Researchers from Advancing New Standards in Reproductive Health (ANSIRH), a reproductive health research organization based at UCSF, identified 80 television plot lines from 2005 to 2016 in which a character obtains an abortion. Their analysis, published in the journal Contraception, finds that abortion complications on TV are often extreme and life-threatening and lead to adverse consequences, including infertility, depression, and death. These plot lines sharply contrast with real life, where such outcomes are extremely rare. This research is part of ANSIRH’s  Abortion Onscreen program, which studies portrayals of abortion in American film and television and their effects on broader social understandings of abortion.

“Fictional television portrayals have the potential to influence understandings of abortion. Our findings show that medical and psychological risks of abortion are greatly exaggerated on TV, which could lead people to believe falsely that it is dangerous for women,” said Gretchen Sisson, Ph.D., a sociologist at UCSF and the publication’s author. “Such misinformation might build support for existing policies that restrict access to abortion and those being considered at the federal level and in many states.”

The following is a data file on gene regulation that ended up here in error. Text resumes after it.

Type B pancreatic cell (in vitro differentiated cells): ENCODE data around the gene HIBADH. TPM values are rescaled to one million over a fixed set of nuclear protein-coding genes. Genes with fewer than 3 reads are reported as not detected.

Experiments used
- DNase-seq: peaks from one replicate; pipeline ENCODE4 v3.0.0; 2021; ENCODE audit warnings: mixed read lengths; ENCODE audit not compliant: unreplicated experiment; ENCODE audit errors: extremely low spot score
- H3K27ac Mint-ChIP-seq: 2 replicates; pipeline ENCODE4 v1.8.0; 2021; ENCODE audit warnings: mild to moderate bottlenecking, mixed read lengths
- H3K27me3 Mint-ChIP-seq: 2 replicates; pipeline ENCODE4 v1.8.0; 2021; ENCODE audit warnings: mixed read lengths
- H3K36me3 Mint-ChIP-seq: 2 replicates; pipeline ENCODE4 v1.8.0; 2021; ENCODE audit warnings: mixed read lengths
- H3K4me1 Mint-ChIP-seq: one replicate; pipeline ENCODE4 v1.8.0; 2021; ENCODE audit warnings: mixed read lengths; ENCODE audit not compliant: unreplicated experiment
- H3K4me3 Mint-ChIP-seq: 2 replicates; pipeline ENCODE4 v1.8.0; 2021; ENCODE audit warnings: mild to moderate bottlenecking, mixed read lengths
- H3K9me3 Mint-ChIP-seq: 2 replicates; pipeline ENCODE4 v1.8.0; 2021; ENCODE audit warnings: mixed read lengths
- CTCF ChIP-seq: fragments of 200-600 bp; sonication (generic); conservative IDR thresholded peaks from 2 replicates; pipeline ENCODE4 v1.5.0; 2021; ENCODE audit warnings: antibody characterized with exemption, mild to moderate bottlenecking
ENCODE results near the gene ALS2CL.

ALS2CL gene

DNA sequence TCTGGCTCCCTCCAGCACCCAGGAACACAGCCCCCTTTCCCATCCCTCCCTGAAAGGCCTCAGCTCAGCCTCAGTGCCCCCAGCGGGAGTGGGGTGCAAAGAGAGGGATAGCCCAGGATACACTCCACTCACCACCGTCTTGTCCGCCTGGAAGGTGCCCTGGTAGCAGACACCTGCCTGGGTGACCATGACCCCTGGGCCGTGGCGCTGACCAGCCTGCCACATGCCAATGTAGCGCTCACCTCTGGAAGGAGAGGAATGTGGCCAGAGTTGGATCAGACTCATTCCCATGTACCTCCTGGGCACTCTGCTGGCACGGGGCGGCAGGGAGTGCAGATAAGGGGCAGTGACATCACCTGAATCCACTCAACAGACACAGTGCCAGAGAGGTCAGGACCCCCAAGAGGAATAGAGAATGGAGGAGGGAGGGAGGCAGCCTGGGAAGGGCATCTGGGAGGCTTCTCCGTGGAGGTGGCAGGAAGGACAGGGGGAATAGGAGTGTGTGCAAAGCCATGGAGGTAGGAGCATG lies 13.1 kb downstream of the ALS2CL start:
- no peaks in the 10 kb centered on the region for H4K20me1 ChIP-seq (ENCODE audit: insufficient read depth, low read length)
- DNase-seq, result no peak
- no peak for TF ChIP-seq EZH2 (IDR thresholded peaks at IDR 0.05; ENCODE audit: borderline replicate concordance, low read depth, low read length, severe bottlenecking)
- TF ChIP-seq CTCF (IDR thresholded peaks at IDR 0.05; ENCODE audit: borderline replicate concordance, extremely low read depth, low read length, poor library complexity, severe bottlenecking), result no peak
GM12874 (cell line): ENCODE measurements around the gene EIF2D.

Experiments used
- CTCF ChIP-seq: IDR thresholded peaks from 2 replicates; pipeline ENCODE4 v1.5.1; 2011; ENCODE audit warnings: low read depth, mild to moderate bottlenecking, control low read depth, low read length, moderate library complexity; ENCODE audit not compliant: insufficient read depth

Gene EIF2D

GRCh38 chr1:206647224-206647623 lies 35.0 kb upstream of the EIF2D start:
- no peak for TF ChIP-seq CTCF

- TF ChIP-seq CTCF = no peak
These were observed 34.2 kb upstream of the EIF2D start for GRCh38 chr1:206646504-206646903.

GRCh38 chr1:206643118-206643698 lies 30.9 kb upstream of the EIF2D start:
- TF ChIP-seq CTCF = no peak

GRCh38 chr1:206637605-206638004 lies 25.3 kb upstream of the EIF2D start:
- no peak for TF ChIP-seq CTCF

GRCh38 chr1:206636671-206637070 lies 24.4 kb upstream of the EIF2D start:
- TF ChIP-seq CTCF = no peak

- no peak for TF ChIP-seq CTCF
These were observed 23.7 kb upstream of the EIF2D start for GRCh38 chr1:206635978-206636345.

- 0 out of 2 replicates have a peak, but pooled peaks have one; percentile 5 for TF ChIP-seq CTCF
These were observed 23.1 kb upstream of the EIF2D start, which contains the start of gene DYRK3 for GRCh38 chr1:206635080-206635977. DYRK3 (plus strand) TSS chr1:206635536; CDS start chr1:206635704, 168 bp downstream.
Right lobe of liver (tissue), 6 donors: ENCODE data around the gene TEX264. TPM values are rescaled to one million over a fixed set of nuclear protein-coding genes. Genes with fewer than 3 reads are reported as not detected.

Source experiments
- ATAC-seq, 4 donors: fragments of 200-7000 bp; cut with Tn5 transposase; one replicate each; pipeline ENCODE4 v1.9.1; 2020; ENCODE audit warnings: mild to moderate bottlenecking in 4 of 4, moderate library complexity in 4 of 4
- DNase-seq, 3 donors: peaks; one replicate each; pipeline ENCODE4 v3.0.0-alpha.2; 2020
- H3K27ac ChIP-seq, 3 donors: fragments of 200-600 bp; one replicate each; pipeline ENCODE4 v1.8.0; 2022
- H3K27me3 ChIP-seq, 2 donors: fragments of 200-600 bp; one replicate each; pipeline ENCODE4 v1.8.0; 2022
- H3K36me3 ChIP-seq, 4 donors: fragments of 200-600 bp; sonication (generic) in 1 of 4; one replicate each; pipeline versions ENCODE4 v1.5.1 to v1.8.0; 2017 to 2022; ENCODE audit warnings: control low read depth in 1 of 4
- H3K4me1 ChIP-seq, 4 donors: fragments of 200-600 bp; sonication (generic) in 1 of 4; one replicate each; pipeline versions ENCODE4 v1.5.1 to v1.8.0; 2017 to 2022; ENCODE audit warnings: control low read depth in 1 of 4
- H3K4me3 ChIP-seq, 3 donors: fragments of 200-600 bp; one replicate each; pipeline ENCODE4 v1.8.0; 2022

According to the study, portrayals of dangerous abortions often take place in illegal settings. However, complications from abortion on TV are exaggerated for both illegal and legal abortions compared to real life.

For more information on accessing a copy of the study, “’I was close to death!: abortion medical risk on American television, 2005 – 2016,’” to interview Dr. Sisson, or to learn more about ANSIRH’s Abortion Onscreen program, contact Jason Harless at harless.jason@ucsf.edu or 510-986-8963.

Advancing New Standards in Reproductive Health (ANSIRH), based at the University of California, San Francisco, conducts rigorous scientific research on complex issues related to reproductive health in the United States and internationally. ANSIRH provides much-needed evidence into active policy debates and legal battles around reproductive health issues. Please visit www.ansirh.org.